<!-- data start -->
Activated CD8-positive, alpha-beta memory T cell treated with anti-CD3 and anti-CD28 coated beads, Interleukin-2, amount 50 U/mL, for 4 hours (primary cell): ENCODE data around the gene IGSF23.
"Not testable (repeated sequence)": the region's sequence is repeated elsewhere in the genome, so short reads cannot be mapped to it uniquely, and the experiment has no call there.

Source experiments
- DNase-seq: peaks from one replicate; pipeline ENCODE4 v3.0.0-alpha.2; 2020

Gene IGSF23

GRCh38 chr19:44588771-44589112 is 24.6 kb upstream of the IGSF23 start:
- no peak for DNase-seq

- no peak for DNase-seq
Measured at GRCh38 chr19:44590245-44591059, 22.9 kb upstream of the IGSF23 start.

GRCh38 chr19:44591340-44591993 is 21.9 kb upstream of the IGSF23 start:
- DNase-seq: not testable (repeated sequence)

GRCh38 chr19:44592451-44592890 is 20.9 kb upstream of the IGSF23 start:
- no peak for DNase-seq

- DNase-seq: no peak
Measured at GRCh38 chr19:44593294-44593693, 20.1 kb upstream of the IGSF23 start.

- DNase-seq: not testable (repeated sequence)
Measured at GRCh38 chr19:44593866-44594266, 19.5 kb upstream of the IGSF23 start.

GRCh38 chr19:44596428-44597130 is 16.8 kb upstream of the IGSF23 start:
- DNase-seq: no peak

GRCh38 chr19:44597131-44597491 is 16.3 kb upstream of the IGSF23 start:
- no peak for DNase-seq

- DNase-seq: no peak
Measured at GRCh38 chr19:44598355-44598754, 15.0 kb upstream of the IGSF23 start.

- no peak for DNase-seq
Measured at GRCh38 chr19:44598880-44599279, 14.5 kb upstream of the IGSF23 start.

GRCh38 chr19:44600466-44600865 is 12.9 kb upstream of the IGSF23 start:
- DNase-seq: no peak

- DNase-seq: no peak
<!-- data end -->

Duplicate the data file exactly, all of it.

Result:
Activated CD8-positive, alpha-beta memory T cell treated with anti-CD3 and anti-CD28 coated beads, Interleukin-2, amount 50 U/mL, for 4 hours (primary cell): ENCODE data around the gene IGSF23.
"Not testable (repeated sequence)": the region's sequence is repeated elsewhere in the genome, so short reads cannot be mapped to it uniquely, and the experiment has no call there.

Source experiments
- DNase-seq: peaks from one replicate; pipeline ENCODE4 v3.0.0-alpha.2; 2020

Gene IGSF23

GRCh38 chr19:44588771-44589112 is 24.6 kb upstream of the IGSF23 start:
- no peak for DNase-seq

- no peak for DNase-seq
Measured at GRCh38 chr19:44590245-44591059, 22.9 kb upstream of the IGSF23 start.

GRCh38 chr19:44591340-44591993 is 21.9 kb upstream of the IGSF23 start:
- DNase-seq: not testable (repeated sequence)

GRCh38 chr19:44592451-44592890 is 20.9 kb upstream of the IGSF23 start:
- no peak for DNase-seq

- DNase-seq: no peak
Measured at GRCh38 chr19:44593294-44593693, 20.1 kb upstream of the IGSF23 start.

- DNase-seq: not testable (repeated sequence)
Measured at GRCh38 chr19:44593866-44594266, 19.5 kb upstream of the IGSF23 start.

GRCh38 chr19:44596428-44597130 is 16.8 kb upstream of the IGSF23 start:
- DNase-seq: no peak

GRCh38 chr19:44597131-44597491 is 16.3 kb upstream of the IGSF23 start:
- no peak for DNase-seq

- DNase-seq: no peak
Measured at GRCh38 chr19:44598355-44598754, 15.0 kb upstream of the IGSF23 start.

- no peak for DNase-seq
Measured at GRCh38 chr19:44598880-44599279, 14.5 kb upstream of the IGSF23 start.

GRCh38 chr19:44600466-44600865 is 12.9 kb upstream of the IGSF23 start:
- DNase-seq: no peak

- DNase-seq: no peak